Iverson explains that when Retiremap developed its financial wellness program with Dan Ariely, a professor of psychology and behavioral economics at Duke University, Ariely suggested that advisers ask if participants know where they are in making progress on their goals. “Not a yes or no question,” Iverson says. “You want to focus on appealing to their financial goals—and everyone has some goal, whether it’s saving more or reducing spending or dealing with credit card debt or buying a second home.”
The information gleaned from these conversations as well as data about the population is useful in designing messaging. It is typical for some of the older management members to make the decisions about how to communicate with this part of the workforce, Iverson points out, and it is critical to make sure that the methods of communication younger participants use—such as mobile devices—are utilized. “Advisers should learn to use data intelligently around communication strategies and report to plan sponsors,” Iverson says.
Advisers can leverage technology in a number of ways, Iverson notes: “You can put together a presentation, make it into chapters, and customize the messaging, with flyers and desk-drop cards.”
The initial engagement is used as a springboard to create the targeting, he explains. For example, in a school with a fairly young teacher population, where student loan debt is a big issue, Iverson suggests creating a presentation on ways to manage student loan debt that speaks directly to this group of employees. In a company where they have identified home buying as a top issue, advisers can bring in a presentation with messaging around how much you need to save to buy a home or home prices in this area. “The messaging isn’t as generic,” he says, “but more specific and more resonant.”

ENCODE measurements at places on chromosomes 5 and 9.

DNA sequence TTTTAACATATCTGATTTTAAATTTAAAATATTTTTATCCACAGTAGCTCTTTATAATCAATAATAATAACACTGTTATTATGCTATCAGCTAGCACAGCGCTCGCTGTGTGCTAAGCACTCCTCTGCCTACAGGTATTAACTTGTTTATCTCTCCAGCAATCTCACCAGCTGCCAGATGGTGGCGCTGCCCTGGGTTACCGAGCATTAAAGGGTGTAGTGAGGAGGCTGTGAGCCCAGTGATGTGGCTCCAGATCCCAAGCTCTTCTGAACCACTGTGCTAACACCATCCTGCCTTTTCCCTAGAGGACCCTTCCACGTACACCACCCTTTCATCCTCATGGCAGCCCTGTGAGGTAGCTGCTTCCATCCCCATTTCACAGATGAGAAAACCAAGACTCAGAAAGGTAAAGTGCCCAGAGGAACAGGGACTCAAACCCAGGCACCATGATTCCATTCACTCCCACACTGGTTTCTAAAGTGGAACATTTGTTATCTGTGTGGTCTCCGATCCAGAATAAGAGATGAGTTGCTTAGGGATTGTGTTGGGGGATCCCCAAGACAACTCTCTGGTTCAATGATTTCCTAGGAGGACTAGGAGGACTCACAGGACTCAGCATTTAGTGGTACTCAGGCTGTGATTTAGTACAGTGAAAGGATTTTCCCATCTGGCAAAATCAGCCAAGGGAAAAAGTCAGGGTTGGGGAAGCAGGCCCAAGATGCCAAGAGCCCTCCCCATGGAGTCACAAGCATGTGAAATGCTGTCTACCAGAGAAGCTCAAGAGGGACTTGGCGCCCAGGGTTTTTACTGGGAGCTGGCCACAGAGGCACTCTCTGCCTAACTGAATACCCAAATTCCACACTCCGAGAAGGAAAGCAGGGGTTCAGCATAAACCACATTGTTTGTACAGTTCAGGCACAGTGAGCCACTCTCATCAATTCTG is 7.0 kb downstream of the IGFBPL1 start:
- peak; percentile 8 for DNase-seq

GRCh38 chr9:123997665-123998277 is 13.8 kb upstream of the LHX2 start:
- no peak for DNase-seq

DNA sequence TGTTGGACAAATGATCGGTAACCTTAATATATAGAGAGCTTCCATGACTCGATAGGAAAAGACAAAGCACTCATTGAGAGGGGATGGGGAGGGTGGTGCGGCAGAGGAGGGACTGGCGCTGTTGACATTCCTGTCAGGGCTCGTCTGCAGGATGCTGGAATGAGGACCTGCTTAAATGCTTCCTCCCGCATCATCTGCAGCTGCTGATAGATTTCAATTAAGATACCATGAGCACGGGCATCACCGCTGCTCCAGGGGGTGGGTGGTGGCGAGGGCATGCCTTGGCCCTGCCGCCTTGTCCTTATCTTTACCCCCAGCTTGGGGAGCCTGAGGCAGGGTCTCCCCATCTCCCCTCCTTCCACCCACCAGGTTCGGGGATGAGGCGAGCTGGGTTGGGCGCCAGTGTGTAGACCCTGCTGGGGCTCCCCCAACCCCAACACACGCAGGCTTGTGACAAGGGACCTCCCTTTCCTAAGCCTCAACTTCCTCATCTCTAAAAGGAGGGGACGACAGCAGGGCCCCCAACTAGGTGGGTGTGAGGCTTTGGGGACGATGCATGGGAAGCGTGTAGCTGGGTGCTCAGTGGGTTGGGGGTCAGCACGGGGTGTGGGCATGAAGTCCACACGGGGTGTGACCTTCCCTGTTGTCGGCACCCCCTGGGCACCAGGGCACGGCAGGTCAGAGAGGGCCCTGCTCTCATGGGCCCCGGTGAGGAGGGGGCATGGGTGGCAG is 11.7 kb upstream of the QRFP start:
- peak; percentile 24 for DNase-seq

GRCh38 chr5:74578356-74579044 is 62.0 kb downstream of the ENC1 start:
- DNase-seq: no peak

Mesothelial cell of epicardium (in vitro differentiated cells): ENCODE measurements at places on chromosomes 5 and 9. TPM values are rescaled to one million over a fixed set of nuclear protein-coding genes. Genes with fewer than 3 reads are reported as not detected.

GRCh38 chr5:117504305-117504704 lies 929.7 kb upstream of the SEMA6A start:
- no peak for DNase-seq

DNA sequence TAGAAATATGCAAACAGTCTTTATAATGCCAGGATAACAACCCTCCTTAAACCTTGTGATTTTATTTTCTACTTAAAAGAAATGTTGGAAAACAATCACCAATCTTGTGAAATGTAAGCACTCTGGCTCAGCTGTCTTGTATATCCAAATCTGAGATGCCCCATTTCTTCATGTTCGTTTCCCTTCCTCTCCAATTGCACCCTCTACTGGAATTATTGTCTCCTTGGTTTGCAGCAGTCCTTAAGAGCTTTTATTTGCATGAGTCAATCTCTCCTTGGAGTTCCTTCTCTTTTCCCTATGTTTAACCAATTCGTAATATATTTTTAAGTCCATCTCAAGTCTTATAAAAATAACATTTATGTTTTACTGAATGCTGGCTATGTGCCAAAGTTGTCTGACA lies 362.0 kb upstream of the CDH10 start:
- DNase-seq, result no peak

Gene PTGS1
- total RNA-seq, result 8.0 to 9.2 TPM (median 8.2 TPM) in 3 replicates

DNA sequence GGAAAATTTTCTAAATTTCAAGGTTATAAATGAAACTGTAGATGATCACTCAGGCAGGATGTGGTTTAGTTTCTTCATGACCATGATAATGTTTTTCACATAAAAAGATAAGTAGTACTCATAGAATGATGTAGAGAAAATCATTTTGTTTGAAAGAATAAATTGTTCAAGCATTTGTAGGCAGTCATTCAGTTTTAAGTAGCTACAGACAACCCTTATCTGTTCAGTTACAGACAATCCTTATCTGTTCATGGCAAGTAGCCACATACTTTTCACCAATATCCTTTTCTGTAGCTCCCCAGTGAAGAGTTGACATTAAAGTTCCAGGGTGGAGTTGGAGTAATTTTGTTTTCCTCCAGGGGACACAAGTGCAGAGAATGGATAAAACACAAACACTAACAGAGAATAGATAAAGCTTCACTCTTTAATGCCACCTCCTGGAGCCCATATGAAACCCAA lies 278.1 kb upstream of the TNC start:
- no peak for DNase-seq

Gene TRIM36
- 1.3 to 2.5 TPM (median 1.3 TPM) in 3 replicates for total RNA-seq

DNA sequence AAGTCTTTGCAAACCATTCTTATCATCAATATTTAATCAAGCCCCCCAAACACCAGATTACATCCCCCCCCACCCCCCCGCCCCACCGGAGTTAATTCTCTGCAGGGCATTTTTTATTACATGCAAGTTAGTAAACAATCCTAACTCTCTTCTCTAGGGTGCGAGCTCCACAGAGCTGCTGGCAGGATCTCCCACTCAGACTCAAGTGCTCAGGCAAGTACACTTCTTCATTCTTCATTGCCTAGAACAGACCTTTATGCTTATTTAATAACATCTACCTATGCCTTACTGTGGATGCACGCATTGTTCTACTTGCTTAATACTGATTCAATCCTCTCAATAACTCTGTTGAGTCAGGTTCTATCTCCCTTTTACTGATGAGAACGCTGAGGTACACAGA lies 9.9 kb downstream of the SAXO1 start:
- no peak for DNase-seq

Because you have the data and the hook is more narrow, Iverson says, advisers can effectively target different groups demographically and thematically, based on what message will reach them. No matter the goals, some of the approach cuts across interests and generations. “A lot has to do with taking short-term financial goals and looking at long-term financial security,” Iverson says, pointing out that if you buy this, if you continue not to save, here’s the road you’ll be going down, and showing participants the impacts of specific financial behaviors.
But paying for these programs is a hurdle most advisers are unsure how to cross, according to Iverson. Many advisers feel such programs would be a great value add and feel their plan sponsors clients would welcome them. But they want to know if they have to increase their fees, or if it comes out of the plan sponsor’s budget.
Do plan sponsors pay the expense directly, as a line item expense? According to Retiremap’s own investigations, financial wellness programs can be paid for in several ways. In some situations, they can be paid for directly from plan assets when they are considered a necessary expense and one that meets minimum standards: helping participants understand what they should be saving and how they should be investing their savings. With 12(b)1 fees, the costs can be paid indirectly from revenue sharing.
Next, advisers don’t always know how much time and effort will go into administering a financial wellness program. Iverson recommends seeking a legal opinion from an attorney who specializes in the Employee Retirement Income Security Act (ERISA).
Financial wellness programs are definitely more prevalent in the last few years, Iverson says, and they are definitely driven by the employer and their need to control costs. While helping to achieve goals that are important to the plan sponsor, these programs also have another advantage. They are a differentiator to help the adviser expand on the services he brings to a retirement plan, beyond simply selecting plan investments and helping them provide value through reducing costs and giving a boost to retirement readiness, making sure participants aren’t financially stressed—which is what the retirement plan is really about, he says.